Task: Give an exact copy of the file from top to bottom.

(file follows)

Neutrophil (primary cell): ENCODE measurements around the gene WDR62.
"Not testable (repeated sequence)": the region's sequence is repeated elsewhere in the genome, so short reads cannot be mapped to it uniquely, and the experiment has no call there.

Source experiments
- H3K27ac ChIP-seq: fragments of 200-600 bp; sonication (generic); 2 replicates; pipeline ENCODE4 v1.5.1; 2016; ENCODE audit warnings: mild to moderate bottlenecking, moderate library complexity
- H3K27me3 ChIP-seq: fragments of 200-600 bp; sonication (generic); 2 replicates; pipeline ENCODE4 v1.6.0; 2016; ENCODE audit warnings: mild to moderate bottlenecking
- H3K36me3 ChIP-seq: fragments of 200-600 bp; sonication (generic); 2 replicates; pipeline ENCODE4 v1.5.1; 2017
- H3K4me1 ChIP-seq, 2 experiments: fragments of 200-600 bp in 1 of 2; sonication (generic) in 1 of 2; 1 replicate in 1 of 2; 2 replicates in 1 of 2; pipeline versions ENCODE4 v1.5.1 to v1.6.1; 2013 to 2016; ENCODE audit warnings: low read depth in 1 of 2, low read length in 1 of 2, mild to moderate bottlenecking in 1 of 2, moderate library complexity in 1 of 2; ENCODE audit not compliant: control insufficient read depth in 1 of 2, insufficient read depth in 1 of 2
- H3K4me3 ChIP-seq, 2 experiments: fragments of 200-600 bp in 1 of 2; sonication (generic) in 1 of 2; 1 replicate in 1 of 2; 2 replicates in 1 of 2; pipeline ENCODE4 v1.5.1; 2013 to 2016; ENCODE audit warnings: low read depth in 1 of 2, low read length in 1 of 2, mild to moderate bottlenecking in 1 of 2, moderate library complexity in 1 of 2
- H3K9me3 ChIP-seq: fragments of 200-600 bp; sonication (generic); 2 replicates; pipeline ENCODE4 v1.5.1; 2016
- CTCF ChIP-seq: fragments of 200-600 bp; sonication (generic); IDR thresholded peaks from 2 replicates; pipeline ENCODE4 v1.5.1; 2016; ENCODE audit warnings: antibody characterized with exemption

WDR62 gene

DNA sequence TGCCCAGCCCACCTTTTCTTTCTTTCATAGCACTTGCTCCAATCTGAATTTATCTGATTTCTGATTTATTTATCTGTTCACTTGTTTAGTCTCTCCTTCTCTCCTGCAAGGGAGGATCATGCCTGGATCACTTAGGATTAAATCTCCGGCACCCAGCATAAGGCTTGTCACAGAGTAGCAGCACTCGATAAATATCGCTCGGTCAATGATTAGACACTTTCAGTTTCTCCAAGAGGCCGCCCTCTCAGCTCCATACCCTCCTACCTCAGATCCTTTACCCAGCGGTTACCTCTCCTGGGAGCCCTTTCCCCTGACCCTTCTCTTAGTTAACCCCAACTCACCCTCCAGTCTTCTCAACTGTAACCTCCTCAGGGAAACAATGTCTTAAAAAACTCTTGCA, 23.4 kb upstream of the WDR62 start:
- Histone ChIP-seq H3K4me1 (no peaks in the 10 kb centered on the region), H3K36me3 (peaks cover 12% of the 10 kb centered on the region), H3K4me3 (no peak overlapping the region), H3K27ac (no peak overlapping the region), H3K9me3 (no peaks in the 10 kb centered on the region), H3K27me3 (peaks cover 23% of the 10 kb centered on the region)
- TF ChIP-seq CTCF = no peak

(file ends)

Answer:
Neutrophil (primary cell): ENCODE measurements around the gene WDR62.
"Not testable (repeated sequence)": the region's sequence is repeated elsewhere in the genome, so short reads cannot be mapped to it uniquely, and the experiment has no call there.

Source experiments
- H3K27ac ChIP-seq: fragments of 200-600 bp; sonication (generic); 2 replicates; pipeline ENCODE4 v1.5.1; 2016; ENCODE audit warnings: mild to moderate bottlenecking, moderate library complexity
- H3K27me3 ChIP-seq: fragments of 200-600 bp; sonication (generic); 2 replicates; pipeline ENCODE4 v1.6.0; 2016; ENCODE audit warnings: mild to moderate bottlenecking
- H3K36me3 ChIP-seq: fragments of 200-600 bp; sonication (generic); 2 replicates; pipeline ENCODE4 v1.5.1; 2017
- H3K4me1 ChIP-seq, 2 experiments: fragments of 200-600 bp in 1 of 2; sonication (generic) in 1 of 2; 1 replicate in 1 of 2; 2 replicates in 1 of 2; pipeline versions ENCODE4 v1.5.1 to v1.6.1; 2013 to 2016; ENCODE audit warnings: low read depth in 1 of 2, low read length in 1 of 2, mild to moderate bottlenecking in 1 of 2, moderate library complexity in 1 of 2; ENCODE audit not compliant: control insufficient read depth in 1 of 2, insufficient read depth in 1 of 2
- H3K4me3 ChIP-seq, 2 experiments: fragments of 200-600 bp in 1 of 2; sonication (generic) in 1 of 2; 1 replicate in 1 of 2; 2 replicates in 1 of 2; pipeline ENCODE4 v1.5.1; 2013 to 2016; ENCODE audit warnings: low read depth in 1 of 2, low read length in 1 of 2, mild to moderate bottlenecking in 1 of 2, moderate library complexity in 1 of 2
- H3K9me3 ChIP-seq: fragments of 200-600 bp; sonication (generic); 2 replicates; pipeline ENCODE4 v1.5.1; 2016
- CTCF ChIP-seq: fragments of 200-600 bp; sonication (generic); IDR thresholded peaks from 2 replicates; pipeline ENCODE4 v1.5.1; 2016; ENCODE audit warnings: antibody characterized with exemption

WDR62 gene

DNA sequence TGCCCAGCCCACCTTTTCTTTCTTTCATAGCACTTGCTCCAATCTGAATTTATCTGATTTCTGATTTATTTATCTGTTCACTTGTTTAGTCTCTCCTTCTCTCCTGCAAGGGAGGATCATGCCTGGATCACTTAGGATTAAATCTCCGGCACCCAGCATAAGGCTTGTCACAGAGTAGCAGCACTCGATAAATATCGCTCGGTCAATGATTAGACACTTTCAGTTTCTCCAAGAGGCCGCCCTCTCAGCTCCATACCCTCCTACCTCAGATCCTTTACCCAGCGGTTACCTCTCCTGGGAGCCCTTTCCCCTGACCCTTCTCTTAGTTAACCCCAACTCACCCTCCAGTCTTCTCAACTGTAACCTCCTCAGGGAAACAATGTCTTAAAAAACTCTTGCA, 23.4 kb upstream of the WDR62 start:
- Histone ChIP-seq H3K4me1 (no peaks in the 10 kb centered on the region), H3K36me3 (peaks cover 12% of the 10 kb centered on the region), H3K4me3 (no peak overlapping the region), H3K27ac (no peak overlapping the region), H3K9me3 (no peaks in the 10 kb centered on the region), H3K27me3 (peaks cover 23% of the 10 kb centered on the region)
- TF ChIP-seq CTCF = no peak